Environmental stories from around the web, March 8, 2019

  • There are many important conservation and environmental stories Mongabay isn’t able to cover.
  • Here’s a digest of some of the significant developments from the week.
  • If you think we’ve missed something, feel free to add it in the comments.
  • Mongabay does not vet the news sources below, nor does the inclusion of a story on this list imply an endorsement of its content.

Tropical forests

The leaders of Ghana and Ivory Coast say the two West African nations will work together to stop deforestation for cocoa production (Confectionery News).

The search for sapphires in Madagascar is leveling critical wildlife habitat (National Geographic).

An investigation by BuzzFeed has revealed allegations that WWF funds and supports eco-guards accused of abuse and harassment of local communities (Part 1, Part 2).

Kew Gardens, a U.K.-based botanical research institution, is working with the Forest Stewardship Council to use DNA to identify timber from trees that may have been illegally harvested (The Ecologist).

Beekeepers in the Mexican state of Yucatán are working to save native bee species (Earth).

Scientists are trying a vaccination program to save Ethiopian wolves from extinction (bioGraphic).

Rainforests are quick to grow back, but without the breadth of species they once had (University of Connecticut).

Other news

Scientists have found antibiotic-resistant bacteria in Puget Sound’s seals and porpoises (Hakai Magazine).

Fish farming isn’t saving wild species; it’s likely just making us want more seafood, a new study shows (Hakai Magazine).

The U.S. EPA turned down an offer by NASA to monitor pollution levels from a jet after Hurricane Harvey in 2017 (Los Angeles Times).

Proteins made by squid could help scientists develop a more degradable plastic (New Scientist).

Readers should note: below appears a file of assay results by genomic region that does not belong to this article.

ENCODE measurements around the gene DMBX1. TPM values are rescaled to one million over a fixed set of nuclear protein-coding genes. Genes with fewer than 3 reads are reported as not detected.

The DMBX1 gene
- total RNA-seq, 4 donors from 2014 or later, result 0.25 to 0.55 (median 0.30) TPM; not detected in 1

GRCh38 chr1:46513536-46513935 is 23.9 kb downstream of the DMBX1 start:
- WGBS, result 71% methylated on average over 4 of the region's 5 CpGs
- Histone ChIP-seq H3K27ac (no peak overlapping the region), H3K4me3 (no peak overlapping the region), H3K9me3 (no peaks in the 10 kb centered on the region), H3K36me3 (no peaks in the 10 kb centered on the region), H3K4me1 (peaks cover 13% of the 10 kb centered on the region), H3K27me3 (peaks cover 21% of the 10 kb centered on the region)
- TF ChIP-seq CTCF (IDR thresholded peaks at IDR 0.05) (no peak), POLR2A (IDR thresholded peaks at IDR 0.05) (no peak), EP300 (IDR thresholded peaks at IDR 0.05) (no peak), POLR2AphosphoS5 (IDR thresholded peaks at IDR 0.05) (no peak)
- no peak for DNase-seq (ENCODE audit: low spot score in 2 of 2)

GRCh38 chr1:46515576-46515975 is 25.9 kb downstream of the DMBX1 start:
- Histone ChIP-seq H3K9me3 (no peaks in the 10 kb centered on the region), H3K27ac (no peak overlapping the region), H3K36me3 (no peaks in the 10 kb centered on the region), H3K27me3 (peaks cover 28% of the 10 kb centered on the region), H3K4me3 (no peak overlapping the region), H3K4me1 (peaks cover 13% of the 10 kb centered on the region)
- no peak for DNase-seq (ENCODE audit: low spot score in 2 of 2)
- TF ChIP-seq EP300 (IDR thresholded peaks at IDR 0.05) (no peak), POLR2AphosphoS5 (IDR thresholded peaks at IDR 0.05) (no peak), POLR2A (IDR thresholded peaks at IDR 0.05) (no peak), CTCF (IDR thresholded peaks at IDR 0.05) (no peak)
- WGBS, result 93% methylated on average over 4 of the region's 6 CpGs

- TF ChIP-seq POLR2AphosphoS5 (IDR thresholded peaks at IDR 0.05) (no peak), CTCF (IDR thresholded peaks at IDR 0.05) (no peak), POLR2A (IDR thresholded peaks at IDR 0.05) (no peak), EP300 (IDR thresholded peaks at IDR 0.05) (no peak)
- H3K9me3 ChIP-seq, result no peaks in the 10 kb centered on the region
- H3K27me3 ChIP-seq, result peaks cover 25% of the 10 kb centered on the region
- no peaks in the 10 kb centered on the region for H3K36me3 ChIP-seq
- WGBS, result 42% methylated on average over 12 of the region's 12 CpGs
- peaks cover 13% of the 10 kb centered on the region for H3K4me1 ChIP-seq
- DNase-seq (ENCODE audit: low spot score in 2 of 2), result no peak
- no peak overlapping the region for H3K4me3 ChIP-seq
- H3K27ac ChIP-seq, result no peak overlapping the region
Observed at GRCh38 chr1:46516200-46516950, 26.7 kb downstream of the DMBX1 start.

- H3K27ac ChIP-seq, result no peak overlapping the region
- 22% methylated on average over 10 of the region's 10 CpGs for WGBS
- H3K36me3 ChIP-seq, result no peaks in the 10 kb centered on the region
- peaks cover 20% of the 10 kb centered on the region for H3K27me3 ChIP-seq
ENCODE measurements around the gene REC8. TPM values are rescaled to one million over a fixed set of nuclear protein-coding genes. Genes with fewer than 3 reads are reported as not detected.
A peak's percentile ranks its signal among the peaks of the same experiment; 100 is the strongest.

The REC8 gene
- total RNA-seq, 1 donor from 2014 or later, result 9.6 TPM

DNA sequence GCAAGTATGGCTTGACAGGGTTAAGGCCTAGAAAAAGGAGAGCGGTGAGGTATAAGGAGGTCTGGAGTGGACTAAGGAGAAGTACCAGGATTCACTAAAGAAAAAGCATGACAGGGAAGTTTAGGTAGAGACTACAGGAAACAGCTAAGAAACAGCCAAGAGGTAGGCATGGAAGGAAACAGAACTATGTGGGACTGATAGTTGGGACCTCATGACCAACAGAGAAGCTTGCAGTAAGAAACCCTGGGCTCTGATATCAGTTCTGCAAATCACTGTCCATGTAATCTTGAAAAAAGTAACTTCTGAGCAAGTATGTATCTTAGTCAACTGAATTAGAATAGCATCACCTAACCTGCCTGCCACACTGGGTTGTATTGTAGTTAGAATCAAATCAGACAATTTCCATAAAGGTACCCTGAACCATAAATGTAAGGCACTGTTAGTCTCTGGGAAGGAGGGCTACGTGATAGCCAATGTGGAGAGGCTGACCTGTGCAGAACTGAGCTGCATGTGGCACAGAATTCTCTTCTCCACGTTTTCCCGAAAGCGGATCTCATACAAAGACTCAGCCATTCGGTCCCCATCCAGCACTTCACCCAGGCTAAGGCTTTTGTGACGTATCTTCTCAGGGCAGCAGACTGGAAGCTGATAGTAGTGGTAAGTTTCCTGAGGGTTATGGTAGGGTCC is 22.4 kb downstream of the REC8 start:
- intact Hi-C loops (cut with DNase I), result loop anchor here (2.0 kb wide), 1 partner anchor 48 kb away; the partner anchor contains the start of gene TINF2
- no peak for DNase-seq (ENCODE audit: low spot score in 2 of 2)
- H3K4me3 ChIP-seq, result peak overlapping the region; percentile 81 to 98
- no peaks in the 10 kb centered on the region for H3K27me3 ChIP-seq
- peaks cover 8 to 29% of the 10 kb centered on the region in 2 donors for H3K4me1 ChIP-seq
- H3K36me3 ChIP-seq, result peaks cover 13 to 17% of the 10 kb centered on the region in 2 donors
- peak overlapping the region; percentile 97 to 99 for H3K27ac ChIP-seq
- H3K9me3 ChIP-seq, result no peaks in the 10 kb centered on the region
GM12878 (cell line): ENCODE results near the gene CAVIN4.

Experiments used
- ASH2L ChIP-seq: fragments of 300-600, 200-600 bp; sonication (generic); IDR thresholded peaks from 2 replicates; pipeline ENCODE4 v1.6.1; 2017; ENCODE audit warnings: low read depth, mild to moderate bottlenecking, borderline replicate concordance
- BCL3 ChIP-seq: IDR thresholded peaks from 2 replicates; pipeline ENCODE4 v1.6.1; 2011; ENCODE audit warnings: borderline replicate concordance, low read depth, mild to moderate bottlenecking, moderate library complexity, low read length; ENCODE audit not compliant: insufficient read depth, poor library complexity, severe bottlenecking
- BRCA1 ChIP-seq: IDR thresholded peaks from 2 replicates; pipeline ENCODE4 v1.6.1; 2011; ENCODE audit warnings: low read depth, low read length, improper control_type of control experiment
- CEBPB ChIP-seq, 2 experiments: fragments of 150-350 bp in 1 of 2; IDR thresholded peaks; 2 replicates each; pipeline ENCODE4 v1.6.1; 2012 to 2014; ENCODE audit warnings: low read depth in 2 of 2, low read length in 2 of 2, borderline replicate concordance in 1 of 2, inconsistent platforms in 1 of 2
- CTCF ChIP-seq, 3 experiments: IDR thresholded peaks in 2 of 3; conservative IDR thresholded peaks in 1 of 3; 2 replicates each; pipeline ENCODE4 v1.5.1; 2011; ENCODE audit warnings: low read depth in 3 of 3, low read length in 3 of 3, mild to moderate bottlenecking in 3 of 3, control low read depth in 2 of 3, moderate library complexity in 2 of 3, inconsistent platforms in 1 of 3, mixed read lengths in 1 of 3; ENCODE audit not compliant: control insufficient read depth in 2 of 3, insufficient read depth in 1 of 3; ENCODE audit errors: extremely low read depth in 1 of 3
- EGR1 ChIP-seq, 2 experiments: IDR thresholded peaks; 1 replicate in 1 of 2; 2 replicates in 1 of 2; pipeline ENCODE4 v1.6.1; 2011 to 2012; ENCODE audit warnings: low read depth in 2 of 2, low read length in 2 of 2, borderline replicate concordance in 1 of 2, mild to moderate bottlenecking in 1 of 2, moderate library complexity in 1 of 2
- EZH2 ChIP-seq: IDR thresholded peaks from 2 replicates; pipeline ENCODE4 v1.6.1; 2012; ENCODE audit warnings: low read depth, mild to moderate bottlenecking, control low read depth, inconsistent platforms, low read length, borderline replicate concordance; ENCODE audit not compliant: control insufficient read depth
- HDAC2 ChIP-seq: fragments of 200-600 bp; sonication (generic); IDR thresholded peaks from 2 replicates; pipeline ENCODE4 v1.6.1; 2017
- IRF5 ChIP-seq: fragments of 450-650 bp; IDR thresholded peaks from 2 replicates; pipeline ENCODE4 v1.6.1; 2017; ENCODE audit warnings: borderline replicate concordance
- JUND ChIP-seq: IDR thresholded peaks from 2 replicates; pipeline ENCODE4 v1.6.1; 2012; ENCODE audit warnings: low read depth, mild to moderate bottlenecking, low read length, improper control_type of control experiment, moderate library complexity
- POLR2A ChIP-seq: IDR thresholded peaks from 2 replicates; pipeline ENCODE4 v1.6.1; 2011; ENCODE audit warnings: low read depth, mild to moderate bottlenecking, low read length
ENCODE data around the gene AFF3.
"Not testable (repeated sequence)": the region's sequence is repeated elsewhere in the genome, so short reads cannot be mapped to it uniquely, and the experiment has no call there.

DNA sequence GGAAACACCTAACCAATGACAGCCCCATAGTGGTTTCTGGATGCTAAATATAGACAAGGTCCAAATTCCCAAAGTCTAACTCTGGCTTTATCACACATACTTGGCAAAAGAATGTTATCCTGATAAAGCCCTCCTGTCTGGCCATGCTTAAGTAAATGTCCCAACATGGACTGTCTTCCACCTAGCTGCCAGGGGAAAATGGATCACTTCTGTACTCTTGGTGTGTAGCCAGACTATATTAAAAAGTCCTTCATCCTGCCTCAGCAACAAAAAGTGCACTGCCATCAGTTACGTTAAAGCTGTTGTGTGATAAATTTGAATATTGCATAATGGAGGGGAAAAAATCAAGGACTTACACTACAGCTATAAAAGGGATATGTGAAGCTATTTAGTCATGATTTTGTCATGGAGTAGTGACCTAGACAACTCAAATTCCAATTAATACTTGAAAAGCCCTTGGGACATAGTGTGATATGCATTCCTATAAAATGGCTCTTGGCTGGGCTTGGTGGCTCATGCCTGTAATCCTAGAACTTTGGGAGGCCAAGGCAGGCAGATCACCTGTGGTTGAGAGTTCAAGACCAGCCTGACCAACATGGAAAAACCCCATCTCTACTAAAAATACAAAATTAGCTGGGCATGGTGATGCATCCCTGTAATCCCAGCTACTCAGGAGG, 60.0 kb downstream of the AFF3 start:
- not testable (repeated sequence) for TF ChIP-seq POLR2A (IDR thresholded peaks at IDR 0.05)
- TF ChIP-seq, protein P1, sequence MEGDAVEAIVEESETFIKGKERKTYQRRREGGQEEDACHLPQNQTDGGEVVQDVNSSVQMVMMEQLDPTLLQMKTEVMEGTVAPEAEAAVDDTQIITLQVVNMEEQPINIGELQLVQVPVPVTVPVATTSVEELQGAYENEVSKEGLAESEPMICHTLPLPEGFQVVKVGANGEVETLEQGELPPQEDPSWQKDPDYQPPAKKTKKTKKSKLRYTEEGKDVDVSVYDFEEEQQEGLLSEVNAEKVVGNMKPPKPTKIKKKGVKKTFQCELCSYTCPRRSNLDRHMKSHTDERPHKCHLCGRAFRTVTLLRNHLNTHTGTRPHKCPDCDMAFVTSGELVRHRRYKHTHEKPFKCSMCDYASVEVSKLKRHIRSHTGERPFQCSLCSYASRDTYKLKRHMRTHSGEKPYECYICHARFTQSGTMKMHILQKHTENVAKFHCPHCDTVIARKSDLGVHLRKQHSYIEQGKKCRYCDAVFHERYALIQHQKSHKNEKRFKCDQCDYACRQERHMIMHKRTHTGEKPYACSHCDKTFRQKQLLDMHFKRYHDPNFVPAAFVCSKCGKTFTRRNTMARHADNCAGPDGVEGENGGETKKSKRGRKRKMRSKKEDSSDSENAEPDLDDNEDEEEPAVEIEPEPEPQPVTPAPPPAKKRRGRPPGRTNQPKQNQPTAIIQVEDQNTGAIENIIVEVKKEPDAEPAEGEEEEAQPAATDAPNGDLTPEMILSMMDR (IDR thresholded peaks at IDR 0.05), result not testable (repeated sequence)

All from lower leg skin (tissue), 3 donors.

Activists say Europe’s forests could be on the edge of “biodiversity collapse” (The Guardian).

A new plan aims to bring Florida’s Everglades back from the brink of environmental disaster (The Guardian).

Gray wolf numbers continue to rise in the western U.S., prompting officials to suggest removing their protection as an endangered species (The New York Times).

Snow loss in warmer temperatures is changing the sport of sled dog racing in North America (The New York Times).

Spiking temperatures in parts of the ocean are killing fish, researchers say (The New York Times).

A border wall between the U.S. and Mexico in the Sonoran Desert would threaten its jaguars (Sierra Magazine).

The U.S. National Park Service has introduced four new wolves into Isle Royal National Park in Michigan to deal with the rising numbers of moose on the island (Pacific Standard).

A handful of “Lazarus” species still live around the world, despite being written off as extinct (National Geographic).

Climate change lowers marine oxygen to levels that are deadly for some species (Scientific American).

The last mountain caribou in the U.S. state of Idaho is now in captivity (Idaho Statesmen).

A month-long oil spill in the Solomon Islands is damaging a UNESCO World Heritage site (NPR).

Banner image of an Ethiopian wolf (Canis simensis citernii) by Charles J Sharp via Wikimedia Commons (CC BY-SA 4.0 ). 

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South Africa Today – Environment

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